There is also advice as to headgear, but not relating to safety as we’d understand it. No hard hats here, and we do wonder what the writer would have made of a lady carrying a parasol while hawking, as in this portrait below.
Long veils are also dangerous on Horseback, as they get entangled with the Reins, confuse the Rider, and cause her to lose the command of her Horse.
Never lift the right hand up, with the Whip in it, to adjust the Hat; it not only looks extremely awkward, but will sometimes cause a Horse to shy. Place the Whip under the thumb of the Bridle Hand; and should there be a Rein in the right hand, it may either be dropped, or placed under the forefinger of the Bridle Hand. This leaves the right hand quite at liberty.
This lady, then, is doing everything wrong!
It was advised that, as with getting into the saddle, at least two men should be present to help our lady dismount from her horse and that:
before springing from the Saddle, [she should] draw the right hand down under the right leg, to feel that the Habit is quite clear of it and the Stirrup.
It wasn’t unheard of for women to ride astride a horse rather than side-saddle. An early nineteenth-century caricature, full of innuendo, jokes about the practice.
It was more commonplace on mainland Europe for ladies to ‘ride astride’ or en cavalier (literally, as a rider or horseman). There are famous portraits of both Marie Antoinette and Catherine the Great riding in male clothing in this way. The ill-fated Caroline Matilda, George III’s younger sister, embraced the custom after she married the Danish king.
The [Danish] Queen Consort, young, gay, affable and obliging, gained all hearts by her assiduity to please. It is no wonder that such a person should give occasion for censure to those who were already disposed to find fault… The ladies of Denmark, unlike our countrywomen, when they ride, bestride their horses like men; but to preserve the decorum of the sex, they wear a petticoat over their drawers or breeches. Unhappily her Majesty looked upon the petticoat as an incumbrance, and when she hunted, dressed herself en cavalier. This was immediately taken notice of by her enemies as a great act of indecency.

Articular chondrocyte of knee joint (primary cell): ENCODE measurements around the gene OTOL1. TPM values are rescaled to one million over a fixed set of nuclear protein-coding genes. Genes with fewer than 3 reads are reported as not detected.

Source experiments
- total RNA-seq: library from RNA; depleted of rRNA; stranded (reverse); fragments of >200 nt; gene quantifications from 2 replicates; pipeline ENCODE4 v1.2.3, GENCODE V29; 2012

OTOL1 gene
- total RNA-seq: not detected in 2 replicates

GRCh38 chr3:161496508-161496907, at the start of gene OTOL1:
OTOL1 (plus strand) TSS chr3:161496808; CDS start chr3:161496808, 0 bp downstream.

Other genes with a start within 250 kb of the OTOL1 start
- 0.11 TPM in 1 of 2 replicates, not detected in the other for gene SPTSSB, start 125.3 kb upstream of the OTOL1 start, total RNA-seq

Nevertheless, riding in this way caused much astonishment and excitement in England.
A German Lady who dresses, and rides en cavalier, has for several days past attracted the attention of the beaux and belles in Hyde-park. She is well mounted, takes her morning rides without any attendant, and leaps over the different bars in the park with all imaginable coolness, and resolution.
And, just slipping in within our timeframe, is this account of the trend-setting Lady Mary Deerhurst, taking full advantage of her freedoms while living and travelling abroad.
The lady alluded to in the Morning Post as astonishing the natives of Rome by riding in the public streets in Turkish trowsers, and en cavalier, with her daughter in a similar costume is Lady Mary Deerhurst, the lively daughter of Aubrey, Duke of St Albans. Her elopement with Viscount Deerhurst was followed in a few years by separation between the parties; since which period, being in possession of a splendid fortune, she has lived an independent life in Italy, somewhat after the fashion of Lady Hester Stanhope. In her exploring parties in the vicinity of Rome, Lady Mary frequently remains on horseback from twelve to sixteen hours, to the no small consternation of her languid Italian attendants.
Sources not mentioned above:
Caledonian Mercury, 10 February 1772
Morning Post, 3 March 1778
Globe, 30 January 1830